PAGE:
$75.70 OUT OF EVERY $100. [Newspaper Article] — Cambridge Sentinel — 6 February 1904
$75.70 OUT OF EVERY $100. Supt. Shea has closed his year. The record he has made is now a matter ot history. Although he was the centre of attack during the last campaign, alt bough he was the one Individual against whom a series of continuous falsehoods were hurled, we feel confident that when the smoke of battle blows away, John T. Shea will stand with his face to the toe unscarred and uninjured. How well he has done Is told by the figures at the head of this article. What do they represent? The amount ot money given In wages, team lug and watering contracts out ot every $100 given by the city government for the street department. In 1000 Superintendent Brown under Mayor Champlln gave in wages $61.01 out, of every $100 appropriated by the city government. In 1001 Superintendent Brown, under Mayor Dickinson, gave $60.80 In wages out of every .$lOO. in IIHKI, Superintendent John T. ; Shea, under Mayor McNamee, gave $76.70 in wages to every (100 given him by the city government. Thin...
BEFORE AND AFTER. [Newspaper Article] — Cambridge Sentinel — 6 February 1904
BEFORE AND AFTER. The attitude of (the Non-partisan press In their Interest for the welfare of the city employees remind us of some of tho patent medicine illustrations of "Before nnd after Taking." There In as much difference In their Bui„ for cue worklngman prior to election and their present position as Is pictured in these Illustrated ads. Before the last election the Nonpartisan orgens uowled against the manner In which the city employees were treated until the people, unfamiliar with their hypocrisy, were led to believe that ihe tolling masses had found new , hneiplons. They were champions for policy only. They remained champions until they deceived those who trusted In them. Election now being over they return to their original position and now assail S .perintendent 3hea for having 12 men do the work around Olty Hall when two men could do tho same work. They forget tnat i\v pub lie desires the removal of this snow and Ice as expeditiously as poas'.y •. Next fall these same o...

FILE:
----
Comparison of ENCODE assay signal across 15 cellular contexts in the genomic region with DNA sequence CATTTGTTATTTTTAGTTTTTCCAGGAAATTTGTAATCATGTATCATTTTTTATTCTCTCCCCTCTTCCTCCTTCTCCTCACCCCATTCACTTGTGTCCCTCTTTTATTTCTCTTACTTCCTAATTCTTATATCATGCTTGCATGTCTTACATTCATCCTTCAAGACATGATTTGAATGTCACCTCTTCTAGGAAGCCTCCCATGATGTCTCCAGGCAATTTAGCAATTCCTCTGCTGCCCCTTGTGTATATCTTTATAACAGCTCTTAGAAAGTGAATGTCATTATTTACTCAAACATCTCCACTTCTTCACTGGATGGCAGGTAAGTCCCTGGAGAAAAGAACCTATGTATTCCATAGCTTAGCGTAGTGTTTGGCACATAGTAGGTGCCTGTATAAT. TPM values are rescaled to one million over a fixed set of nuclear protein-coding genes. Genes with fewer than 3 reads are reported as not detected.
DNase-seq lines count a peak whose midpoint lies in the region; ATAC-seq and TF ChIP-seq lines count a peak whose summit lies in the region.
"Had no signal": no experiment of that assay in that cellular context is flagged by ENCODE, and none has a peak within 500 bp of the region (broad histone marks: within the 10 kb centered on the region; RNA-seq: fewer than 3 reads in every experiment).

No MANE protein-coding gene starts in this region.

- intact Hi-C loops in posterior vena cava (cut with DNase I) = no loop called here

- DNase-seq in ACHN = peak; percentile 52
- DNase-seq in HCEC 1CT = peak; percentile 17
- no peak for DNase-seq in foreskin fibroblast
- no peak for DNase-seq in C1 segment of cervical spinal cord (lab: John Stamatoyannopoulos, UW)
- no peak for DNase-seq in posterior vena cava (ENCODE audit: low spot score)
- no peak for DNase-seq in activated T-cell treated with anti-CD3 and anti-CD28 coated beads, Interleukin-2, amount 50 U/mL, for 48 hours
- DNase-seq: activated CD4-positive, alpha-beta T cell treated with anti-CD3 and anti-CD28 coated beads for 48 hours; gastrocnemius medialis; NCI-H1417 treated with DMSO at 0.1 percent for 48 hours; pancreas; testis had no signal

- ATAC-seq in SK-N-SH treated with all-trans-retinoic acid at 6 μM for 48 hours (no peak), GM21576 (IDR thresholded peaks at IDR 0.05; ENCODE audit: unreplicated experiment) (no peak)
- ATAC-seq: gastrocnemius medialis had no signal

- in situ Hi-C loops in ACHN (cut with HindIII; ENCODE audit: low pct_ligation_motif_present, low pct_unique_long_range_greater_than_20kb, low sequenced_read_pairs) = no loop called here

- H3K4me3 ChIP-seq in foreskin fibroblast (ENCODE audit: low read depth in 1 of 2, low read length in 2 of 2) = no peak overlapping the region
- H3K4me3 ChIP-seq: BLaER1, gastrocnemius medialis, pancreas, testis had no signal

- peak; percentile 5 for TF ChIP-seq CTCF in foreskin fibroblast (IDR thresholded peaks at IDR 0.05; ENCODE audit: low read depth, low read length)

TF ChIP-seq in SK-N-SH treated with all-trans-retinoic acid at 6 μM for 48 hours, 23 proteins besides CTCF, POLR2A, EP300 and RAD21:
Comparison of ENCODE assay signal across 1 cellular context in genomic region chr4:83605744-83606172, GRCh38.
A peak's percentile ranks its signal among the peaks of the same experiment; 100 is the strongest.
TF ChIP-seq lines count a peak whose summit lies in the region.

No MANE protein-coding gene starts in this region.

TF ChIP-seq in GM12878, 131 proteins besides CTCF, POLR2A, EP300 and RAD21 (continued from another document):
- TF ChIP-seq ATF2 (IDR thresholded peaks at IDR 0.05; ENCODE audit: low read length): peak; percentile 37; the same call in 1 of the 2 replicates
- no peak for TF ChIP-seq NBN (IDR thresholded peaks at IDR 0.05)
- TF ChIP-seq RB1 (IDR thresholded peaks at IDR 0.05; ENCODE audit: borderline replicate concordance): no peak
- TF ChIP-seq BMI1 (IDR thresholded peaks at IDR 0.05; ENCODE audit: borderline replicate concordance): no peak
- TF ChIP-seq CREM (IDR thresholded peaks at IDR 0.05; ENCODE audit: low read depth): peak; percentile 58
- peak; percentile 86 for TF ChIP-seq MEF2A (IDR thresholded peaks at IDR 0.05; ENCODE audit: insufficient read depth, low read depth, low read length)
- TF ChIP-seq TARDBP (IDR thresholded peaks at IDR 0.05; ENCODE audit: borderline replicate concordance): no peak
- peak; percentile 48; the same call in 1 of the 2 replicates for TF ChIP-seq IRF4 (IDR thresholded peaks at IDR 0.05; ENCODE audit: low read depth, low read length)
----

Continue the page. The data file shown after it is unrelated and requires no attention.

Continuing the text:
NOT INTERESTED IN THE CITY. [Newspaper Article] — Cambridge Sentinel — 6 February 1904
NOT INTERESTED IN THE CITY. Last March Foreman Osborne was discharged from the street department. 1-ast week ex-Lieut. Henry C. Jones made a visit to tne office of the street department to inquire ub to the whereabouts of a sign post, against which e person was supposed to have driven and been Injured. The evidence token at the time was conclusive that s.ich a claim was false because there were no marks upon the post. Mr. Joneß gave the post to Foreman Osborne tor safe keeping so as to have the same when the case would come oefore tlie courts. What Mr. Osborne has dene with the post is not known. This is known that he did not take that care which snould be exercised by one who had the city's interest at heart, it a continuation of Democratic power would have resulted In the discharge of more men just as disinterested In the city's welfare as was Mr. Osborne, then the city will not be the losev by the change.